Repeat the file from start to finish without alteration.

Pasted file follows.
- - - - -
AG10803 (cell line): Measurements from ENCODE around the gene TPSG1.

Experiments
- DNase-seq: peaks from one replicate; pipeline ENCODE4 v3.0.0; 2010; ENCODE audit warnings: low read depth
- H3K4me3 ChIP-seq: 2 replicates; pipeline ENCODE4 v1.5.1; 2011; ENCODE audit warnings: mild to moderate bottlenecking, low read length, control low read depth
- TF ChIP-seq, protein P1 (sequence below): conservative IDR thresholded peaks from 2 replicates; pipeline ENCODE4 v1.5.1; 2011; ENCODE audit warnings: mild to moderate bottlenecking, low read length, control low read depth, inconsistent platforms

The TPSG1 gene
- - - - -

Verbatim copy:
AG10803 (cell line): Measurements from ENCODE around the gene TPSG1.

Experiments
- DNase-seq: peaks from one replicate; pipeline ENCODE4 v3.0.0; 2010; ENCODE audit warnings: low read depth
- H3K4me3 ChIP-seq: 2 replicates; pipeline ENCODE4 v1.5.1; 2011; ENCODE audit warnings: mild to moderate bottlenecking, low read length, control low read depth
- TF ChIP-seq, protein P1 (sequence below): conservative IDR thresholded peaks from 2 replicates; pipeline ENCODE4 v1.5.1; 2011; ENCODE audit warnings: mild to moderate bottlenecking, low read length, control low read depth, inconsistent platforms

The TPSG1 gene